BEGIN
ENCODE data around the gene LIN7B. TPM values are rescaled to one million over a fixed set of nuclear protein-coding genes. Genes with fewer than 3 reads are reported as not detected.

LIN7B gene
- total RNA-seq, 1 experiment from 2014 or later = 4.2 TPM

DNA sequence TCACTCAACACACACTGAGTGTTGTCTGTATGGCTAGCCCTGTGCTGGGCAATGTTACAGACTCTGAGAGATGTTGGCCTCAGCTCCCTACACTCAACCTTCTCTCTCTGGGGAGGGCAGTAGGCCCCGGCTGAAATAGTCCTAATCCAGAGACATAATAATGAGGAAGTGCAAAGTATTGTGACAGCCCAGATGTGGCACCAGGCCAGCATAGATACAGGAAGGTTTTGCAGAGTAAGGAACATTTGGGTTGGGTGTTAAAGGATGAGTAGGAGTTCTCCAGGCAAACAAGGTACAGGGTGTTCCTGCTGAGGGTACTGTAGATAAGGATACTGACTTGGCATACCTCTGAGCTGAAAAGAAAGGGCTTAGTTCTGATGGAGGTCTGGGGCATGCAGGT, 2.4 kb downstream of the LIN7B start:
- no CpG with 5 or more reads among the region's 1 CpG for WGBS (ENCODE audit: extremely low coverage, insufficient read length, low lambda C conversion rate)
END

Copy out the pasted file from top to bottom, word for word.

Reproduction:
ENCODE data around the gene LIN7B. TPM values are rescaled to one million over a fixed set of nuclear protein-coding genes. Genes with fewer than 3 reads are reported as not detected.

LIN7B gene
- total RNA-seq, 1 experiment from 2014 or later = 4.2 TPM

DNA sequence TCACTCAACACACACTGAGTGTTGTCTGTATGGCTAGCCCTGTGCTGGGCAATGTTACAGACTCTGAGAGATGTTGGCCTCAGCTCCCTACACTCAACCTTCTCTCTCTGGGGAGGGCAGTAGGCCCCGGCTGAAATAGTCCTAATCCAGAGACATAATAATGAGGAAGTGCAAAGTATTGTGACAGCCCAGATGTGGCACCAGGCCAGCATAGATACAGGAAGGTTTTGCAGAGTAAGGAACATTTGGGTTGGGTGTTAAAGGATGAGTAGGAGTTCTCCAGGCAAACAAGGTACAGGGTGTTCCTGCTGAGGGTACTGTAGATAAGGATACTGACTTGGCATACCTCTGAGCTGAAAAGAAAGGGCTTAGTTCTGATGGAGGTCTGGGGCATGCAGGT, 2.4 kb downstream of the LIN7B start:
- no CpG with 5 or more reads among the region's 1 CpG for WGBS (ENCODE audit: extremely low coverage, insufficient read length, low lambda C conversion rate)